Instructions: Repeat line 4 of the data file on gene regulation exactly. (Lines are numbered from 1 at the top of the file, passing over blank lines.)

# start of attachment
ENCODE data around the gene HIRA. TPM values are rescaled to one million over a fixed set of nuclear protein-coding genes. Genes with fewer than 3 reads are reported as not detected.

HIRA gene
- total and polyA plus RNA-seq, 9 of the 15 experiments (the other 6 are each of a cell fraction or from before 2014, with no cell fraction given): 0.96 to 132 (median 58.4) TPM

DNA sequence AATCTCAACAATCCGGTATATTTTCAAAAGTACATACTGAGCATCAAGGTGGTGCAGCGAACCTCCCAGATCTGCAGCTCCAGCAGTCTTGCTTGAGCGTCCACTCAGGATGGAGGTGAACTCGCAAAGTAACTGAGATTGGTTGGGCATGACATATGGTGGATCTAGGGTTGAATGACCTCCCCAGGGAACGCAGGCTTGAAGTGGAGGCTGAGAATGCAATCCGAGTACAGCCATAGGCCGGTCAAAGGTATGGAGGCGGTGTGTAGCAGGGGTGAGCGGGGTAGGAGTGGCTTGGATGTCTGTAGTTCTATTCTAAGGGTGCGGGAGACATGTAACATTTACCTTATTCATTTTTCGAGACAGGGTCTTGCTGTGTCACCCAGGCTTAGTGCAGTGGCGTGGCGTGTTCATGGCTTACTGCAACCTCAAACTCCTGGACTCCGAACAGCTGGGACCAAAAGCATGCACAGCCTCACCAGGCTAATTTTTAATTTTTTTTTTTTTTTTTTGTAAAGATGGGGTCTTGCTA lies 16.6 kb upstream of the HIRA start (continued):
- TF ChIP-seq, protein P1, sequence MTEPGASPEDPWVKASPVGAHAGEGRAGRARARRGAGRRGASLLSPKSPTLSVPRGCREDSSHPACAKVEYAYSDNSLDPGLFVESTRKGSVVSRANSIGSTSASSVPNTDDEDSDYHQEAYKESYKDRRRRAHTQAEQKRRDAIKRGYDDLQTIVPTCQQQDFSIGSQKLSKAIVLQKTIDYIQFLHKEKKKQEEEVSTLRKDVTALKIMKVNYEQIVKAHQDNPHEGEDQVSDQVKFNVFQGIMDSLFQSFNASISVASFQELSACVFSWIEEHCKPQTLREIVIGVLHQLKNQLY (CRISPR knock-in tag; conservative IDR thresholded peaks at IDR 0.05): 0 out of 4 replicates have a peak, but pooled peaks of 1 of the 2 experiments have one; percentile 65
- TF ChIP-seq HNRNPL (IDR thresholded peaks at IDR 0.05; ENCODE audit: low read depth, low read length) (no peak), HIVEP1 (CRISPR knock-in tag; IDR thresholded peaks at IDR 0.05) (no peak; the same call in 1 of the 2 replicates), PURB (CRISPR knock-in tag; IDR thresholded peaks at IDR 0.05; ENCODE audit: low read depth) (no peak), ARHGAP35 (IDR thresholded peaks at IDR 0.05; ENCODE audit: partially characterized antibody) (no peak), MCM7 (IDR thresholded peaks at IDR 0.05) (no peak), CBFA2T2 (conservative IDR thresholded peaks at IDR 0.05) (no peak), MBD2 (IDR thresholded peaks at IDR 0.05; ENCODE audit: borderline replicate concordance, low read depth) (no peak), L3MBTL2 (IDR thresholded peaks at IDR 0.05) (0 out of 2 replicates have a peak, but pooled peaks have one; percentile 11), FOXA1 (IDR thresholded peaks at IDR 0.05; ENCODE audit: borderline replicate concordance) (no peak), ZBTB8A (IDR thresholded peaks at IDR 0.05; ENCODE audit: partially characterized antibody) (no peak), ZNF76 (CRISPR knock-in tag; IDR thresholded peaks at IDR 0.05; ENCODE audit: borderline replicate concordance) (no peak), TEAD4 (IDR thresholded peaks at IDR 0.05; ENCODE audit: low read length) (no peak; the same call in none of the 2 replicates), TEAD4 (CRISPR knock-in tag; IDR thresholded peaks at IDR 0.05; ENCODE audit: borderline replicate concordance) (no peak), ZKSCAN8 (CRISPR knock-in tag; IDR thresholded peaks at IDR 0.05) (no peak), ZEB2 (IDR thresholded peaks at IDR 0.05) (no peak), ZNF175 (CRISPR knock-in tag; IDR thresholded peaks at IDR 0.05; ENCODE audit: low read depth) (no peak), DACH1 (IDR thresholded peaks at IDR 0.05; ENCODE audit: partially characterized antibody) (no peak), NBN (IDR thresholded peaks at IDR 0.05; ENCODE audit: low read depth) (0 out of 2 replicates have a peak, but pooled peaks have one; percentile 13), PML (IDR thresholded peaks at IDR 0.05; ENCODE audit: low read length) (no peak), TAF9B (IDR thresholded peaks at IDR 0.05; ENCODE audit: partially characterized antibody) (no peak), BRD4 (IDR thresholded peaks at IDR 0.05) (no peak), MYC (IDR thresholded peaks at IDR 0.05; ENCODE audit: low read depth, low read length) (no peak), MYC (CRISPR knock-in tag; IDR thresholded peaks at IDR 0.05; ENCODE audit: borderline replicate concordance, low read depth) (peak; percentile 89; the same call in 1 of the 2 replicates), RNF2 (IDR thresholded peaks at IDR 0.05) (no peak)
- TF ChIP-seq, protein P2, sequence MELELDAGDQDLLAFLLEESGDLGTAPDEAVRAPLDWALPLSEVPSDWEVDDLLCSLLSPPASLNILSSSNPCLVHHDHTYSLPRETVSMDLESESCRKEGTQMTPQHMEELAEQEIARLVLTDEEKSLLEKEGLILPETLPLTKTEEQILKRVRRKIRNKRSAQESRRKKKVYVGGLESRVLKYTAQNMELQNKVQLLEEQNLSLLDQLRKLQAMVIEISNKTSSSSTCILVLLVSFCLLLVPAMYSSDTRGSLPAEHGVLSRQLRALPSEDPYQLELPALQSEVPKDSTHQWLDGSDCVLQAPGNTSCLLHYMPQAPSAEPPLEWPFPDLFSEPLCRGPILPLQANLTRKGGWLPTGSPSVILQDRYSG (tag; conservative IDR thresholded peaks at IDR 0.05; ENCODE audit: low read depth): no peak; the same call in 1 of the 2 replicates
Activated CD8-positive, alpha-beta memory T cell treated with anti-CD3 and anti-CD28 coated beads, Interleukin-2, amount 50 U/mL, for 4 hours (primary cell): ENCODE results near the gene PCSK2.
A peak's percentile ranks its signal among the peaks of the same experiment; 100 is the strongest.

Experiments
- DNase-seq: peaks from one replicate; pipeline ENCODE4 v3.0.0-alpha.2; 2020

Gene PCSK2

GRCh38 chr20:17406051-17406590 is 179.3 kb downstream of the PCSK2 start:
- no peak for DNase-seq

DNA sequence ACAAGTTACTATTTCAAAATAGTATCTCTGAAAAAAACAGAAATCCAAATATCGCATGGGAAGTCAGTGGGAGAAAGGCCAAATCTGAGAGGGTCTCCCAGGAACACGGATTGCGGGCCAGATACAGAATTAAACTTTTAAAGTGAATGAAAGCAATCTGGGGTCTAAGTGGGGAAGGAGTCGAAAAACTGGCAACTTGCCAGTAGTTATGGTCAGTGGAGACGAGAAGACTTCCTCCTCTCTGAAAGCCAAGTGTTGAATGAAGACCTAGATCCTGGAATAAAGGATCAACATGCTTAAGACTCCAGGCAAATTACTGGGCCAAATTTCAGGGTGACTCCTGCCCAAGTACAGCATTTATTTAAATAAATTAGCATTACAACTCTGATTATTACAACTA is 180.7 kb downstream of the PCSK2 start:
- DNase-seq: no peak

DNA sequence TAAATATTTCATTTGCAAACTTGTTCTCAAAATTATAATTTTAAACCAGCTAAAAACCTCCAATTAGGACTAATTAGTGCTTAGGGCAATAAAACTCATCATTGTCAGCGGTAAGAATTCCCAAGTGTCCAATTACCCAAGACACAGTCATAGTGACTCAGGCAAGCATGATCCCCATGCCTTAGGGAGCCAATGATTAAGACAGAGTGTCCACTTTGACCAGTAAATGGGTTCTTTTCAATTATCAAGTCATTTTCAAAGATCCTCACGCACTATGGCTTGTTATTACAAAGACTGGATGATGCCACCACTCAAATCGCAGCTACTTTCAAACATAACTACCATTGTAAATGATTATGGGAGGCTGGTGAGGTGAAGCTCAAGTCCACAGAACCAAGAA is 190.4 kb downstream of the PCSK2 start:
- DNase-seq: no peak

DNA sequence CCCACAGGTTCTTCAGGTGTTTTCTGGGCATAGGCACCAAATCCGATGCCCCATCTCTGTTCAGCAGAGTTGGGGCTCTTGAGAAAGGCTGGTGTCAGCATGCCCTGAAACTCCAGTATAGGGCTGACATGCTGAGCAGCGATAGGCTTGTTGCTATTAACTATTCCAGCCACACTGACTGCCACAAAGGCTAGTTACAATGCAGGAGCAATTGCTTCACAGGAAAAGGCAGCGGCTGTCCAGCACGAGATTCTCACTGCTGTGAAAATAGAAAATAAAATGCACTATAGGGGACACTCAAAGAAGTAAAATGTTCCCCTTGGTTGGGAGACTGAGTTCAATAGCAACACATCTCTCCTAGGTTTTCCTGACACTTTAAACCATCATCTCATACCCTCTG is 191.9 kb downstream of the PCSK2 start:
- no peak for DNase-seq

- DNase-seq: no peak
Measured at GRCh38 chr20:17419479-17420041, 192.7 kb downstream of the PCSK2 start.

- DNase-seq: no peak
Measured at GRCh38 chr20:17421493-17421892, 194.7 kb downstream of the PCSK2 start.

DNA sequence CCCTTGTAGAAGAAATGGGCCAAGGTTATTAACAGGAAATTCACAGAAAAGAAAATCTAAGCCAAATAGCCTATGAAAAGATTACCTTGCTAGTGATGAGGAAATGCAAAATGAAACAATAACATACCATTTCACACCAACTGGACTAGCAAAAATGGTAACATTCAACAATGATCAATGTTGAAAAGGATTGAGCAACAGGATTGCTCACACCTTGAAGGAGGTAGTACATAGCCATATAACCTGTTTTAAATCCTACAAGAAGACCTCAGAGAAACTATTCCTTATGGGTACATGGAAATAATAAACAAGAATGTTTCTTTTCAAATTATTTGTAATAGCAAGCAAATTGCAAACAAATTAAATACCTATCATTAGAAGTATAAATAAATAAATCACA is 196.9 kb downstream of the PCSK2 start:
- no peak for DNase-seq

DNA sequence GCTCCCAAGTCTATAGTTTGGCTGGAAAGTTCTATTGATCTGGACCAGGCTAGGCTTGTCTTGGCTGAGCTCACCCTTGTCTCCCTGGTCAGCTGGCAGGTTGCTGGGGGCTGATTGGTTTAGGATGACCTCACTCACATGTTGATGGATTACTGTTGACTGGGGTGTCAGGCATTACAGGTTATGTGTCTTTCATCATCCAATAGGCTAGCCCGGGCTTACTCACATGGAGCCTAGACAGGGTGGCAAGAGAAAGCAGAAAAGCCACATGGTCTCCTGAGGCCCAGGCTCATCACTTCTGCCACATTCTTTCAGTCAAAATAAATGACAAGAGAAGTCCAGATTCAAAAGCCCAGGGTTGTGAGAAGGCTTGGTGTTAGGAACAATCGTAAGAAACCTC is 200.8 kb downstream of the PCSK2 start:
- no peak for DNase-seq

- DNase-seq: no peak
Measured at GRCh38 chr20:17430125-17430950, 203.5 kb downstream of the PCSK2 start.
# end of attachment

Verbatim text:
DNA sequence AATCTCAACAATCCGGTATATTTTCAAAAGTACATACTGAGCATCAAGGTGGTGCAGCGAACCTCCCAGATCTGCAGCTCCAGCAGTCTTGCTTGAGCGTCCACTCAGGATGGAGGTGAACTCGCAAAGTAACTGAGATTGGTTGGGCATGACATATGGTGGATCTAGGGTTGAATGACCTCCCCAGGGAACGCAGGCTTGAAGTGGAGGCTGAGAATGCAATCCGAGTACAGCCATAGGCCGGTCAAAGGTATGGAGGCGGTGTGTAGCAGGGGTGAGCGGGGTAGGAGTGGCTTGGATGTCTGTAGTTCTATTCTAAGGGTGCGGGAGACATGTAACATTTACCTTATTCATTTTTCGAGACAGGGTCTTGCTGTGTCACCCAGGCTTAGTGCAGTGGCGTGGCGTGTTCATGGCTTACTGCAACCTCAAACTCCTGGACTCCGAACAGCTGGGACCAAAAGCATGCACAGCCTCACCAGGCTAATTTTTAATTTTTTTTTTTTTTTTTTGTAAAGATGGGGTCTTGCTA lies 16.6 kb upstream of the HIRA start (continued):